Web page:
BH: So much of what the Tejo region does well is at the forefront of demand across global markets in these uncertain and difficult times. The geography of four distinctive terroirs and the Tejo winemaking traditions and expertise ensure that lighter fresher wines can be produced naturally. The producers are well-equipped and very committed to deliver consistently good value, distinctive and relevant styles, contribute proactively to lowering the carbon footprint, and being good partners to importers, distributors, and consumer-facing wine professionals.
The region also invests continuously in ensuring a full understanding of its key export markets and in developing local presences in key growth markets. Campo do Tejo is the current standout project expressing how Team Tejo has worked together internationally to bring a brand new wine concept to market, for the benefit of all its stakeholders – producers and their communities; importers and distributors; retailers and hospitality businesses in key export markets; and all the consumers who choose to spend some of their wine money on Tejo wines.
The region is under no illusions – this journey is tough and will be bumpy. But Tejo will prevail.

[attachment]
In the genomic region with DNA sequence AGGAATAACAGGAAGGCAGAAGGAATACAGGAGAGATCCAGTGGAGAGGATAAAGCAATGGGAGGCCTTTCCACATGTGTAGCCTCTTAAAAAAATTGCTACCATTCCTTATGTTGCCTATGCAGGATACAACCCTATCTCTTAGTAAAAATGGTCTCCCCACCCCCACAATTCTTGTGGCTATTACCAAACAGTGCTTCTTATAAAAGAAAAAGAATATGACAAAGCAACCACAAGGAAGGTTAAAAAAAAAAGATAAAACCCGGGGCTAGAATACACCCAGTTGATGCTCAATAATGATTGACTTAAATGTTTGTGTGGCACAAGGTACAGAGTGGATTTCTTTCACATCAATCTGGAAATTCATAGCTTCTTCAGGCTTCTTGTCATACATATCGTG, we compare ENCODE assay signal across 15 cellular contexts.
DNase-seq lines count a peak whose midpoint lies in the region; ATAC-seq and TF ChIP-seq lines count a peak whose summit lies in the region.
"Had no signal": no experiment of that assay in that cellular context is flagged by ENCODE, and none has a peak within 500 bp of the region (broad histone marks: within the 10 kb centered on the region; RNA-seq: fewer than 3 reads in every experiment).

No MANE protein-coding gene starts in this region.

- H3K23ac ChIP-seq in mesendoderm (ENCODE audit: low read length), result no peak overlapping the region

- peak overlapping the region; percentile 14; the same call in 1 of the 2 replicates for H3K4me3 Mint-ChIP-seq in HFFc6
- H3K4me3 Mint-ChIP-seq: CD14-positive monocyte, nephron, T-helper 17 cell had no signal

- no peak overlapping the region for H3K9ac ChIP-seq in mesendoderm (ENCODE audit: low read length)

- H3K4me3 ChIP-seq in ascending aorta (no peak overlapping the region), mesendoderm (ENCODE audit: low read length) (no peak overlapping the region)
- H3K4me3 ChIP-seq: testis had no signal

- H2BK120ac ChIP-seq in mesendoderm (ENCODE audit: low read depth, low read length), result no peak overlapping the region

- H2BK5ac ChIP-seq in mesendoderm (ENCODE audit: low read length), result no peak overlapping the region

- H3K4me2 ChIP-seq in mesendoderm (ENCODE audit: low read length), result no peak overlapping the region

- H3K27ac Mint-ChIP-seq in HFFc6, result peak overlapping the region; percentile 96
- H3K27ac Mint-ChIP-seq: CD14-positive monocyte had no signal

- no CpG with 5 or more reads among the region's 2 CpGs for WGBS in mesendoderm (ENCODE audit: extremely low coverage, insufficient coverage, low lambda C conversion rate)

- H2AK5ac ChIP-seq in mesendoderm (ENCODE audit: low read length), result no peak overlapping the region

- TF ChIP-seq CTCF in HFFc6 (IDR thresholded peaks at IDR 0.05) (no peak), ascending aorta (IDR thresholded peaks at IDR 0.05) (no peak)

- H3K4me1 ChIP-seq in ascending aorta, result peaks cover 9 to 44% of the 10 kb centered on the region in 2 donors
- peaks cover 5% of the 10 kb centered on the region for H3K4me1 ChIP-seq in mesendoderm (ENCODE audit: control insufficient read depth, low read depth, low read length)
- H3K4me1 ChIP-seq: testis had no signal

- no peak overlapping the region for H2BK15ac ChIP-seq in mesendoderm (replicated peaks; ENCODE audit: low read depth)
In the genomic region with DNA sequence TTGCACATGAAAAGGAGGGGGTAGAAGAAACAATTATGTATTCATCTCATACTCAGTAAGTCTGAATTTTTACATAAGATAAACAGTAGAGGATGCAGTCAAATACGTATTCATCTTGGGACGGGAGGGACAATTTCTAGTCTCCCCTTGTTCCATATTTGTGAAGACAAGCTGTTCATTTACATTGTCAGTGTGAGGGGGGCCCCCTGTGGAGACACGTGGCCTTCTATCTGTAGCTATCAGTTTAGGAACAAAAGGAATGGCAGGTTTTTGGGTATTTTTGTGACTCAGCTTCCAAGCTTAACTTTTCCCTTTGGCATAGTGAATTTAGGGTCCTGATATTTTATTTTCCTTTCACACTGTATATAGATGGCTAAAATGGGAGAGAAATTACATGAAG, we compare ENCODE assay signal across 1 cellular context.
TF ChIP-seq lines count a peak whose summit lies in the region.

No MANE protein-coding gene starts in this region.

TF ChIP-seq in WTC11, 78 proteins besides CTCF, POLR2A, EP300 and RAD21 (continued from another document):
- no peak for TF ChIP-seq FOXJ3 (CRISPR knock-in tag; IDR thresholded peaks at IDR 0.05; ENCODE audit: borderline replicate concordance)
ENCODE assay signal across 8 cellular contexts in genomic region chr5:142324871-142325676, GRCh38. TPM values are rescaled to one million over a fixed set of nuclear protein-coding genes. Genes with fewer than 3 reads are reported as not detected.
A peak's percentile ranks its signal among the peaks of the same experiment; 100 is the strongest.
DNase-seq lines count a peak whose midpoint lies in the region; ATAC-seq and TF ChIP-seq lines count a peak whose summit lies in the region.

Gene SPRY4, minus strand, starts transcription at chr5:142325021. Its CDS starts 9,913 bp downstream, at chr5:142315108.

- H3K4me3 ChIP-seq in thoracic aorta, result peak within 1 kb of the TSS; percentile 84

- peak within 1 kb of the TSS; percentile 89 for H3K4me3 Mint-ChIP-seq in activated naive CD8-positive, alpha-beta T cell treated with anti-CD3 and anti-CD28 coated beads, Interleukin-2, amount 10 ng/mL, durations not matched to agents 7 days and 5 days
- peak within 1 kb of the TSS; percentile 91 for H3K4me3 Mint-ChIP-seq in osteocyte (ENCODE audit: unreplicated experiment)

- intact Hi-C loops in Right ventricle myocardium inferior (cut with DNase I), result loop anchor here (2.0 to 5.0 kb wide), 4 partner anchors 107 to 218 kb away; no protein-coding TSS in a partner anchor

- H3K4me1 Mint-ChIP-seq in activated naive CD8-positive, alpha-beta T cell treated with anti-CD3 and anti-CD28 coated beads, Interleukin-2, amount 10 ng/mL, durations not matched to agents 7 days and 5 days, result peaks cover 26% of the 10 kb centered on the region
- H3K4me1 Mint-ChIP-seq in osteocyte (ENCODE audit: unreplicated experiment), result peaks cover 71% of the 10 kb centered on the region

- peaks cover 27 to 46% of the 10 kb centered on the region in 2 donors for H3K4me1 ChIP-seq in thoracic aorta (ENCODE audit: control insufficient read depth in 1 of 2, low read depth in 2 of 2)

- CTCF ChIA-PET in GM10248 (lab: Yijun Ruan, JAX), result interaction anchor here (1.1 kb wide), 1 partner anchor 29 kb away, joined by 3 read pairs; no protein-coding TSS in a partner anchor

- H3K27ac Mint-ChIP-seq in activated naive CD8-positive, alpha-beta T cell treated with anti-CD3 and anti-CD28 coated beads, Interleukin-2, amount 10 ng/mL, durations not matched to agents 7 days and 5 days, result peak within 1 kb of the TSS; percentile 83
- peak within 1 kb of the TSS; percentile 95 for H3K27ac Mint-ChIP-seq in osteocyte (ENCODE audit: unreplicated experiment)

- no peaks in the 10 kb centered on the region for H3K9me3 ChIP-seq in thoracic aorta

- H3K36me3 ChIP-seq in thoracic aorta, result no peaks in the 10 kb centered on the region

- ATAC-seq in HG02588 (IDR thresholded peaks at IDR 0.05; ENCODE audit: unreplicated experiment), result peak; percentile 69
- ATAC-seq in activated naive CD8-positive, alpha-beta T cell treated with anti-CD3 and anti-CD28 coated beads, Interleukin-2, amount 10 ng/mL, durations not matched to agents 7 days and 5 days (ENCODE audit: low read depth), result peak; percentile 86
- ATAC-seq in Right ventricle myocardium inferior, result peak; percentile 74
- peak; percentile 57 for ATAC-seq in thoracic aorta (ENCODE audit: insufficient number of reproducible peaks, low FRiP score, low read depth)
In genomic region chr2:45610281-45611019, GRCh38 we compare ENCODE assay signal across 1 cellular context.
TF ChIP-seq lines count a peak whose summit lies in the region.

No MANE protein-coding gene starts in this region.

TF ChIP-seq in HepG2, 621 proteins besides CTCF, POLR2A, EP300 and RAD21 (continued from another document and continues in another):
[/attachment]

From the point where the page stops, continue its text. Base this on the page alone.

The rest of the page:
Tell us more about Campo do Tejo Project?
LdC: Campo do Tejo is set to be a brand-new wine category for the Tejo region. It has been spearheaded by the Comissão Vitivinícola Regional do Tejo, (CVRT) and several producers with the vision to create an attractive easy drinking range of Tejo white wines from the region’s most famous white grape varietal, Fernão Pires, with a lower ABV of 11%. It will give us the opportunity to showcase a style of wine unique to our region.
The category will initially launch with wines from a small number of producers on an international scale into the region’s key markets: Brazil, Benelux, China, Germany, Poland, Portugal, Sweden, UK and the US.
This year’s London Wine Fair will be the first opportunity for the UK wine trade to learn about the category and discover the wines. We are delighted to launch this new category which will give us the opportunity to showcase a style of wine unique to our region. Campo do Tejo wines will be fresh and easy drinking with distinctive and attractive aromas influenced by the regions natural resources. Campo do Tejo wines will represent all of this with minimal intervention, supporting wellbeing with lower alcohol and calories and a wine clearly created by a small group of passionate committed farming families. The launch is timed well to benefit from the lower alcohol duty band in the UK.
- Wines of Tejo will be on stand D30 at London Wine Fair.
- You can find out more about the region here.